Cassadaga is a community for spiritualists in central Florida, with over 100 psychics in residence. It is one stop on the rambling journey through America that Conor Oberst recounts on this sprawling album. He visits the town to “commune with the dead” as he sings in “Four Winds.” The band, now featuring three permanent members along with a parade of prominent guest stars, has made their most mature album to date.
Oberst was exhausted after a two year whirlwind in which he was a part of the Vote for Change tour, and released two acclaimed albums. After taking some time to renew his spirit, he made producer Mike Mogis and trumpet and piano player Nate Walcott permanent members of Bright Eyes, as if to take some of the spotlight off himself. Together they have created some fascinating musical settings for Oberst’s brilliant lyrics.
Cassadaga is an album about America, its history, and our apparent failure to learn from it. The theme is laid out in the opening track, “Clairaudients (Kill Or Be Killed)”: “Future Markets, Holy Wars/Been tried ten thousand times before/If you think God is keeping score, Hooray!”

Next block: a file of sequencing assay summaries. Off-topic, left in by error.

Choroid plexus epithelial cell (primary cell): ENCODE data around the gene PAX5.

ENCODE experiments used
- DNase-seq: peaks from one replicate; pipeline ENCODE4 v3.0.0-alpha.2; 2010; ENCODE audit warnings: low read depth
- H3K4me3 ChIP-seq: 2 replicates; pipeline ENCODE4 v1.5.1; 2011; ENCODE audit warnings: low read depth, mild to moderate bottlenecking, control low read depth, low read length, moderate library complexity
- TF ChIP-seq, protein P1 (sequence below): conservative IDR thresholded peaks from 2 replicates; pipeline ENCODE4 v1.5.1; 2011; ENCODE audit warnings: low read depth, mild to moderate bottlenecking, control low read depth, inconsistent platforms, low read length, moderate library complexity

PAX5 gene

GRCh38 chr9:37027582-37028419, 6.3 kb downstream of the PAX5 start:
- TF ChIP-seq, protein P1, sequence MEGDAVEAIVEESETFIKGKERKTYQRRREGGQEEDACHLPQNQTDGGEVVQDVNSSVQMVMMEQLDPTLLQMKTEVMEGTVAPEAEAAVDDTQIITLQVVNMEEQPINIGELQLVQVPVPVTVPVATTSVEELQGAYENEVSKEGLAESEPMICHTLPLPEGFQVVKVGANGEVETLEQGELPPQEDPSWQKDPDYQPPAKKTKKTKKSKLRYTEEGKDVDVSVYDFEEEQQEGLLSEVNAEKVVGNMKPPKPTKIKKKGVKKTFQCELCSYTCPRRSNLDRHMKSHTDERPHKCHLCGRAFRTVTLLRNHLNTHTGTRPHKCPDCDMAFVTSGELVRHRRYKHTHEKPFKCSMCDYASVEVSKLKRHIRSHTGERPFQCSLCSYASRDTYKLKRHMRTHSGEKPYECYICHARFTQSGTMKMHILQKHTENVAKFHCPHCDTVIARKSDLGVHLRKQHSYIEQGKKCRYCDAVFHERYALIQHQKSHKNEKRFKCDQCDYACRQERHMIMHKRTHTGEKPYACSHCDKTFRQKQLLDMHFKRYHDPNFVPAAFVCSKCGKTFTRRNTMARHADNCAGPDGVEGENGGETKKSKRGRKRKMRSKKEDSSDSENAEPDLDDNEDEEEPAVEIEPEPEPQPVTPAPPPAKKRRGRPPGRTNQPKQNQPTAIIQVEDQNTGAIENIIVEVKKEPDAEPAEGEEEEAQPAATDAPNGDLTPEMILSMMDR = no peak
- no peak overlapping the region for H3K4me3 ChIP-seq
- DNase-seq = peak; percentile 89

Though the album is steeped in apocalyptic imagery and at times takes some very dark turns, it is not without hope that somehow love will save us all, as in “Make A Plan to Love Me”: “When you are young the world is a Ferris wheel/I know we will grow old it is lovely, still/Make a plan to love me sometime soon.”
“If The Brakeman Turns My Way” is the track I’ve returned to several times, but there is much to be discovered with repeated listening throughout.
In A Word And A Half: Nation-Building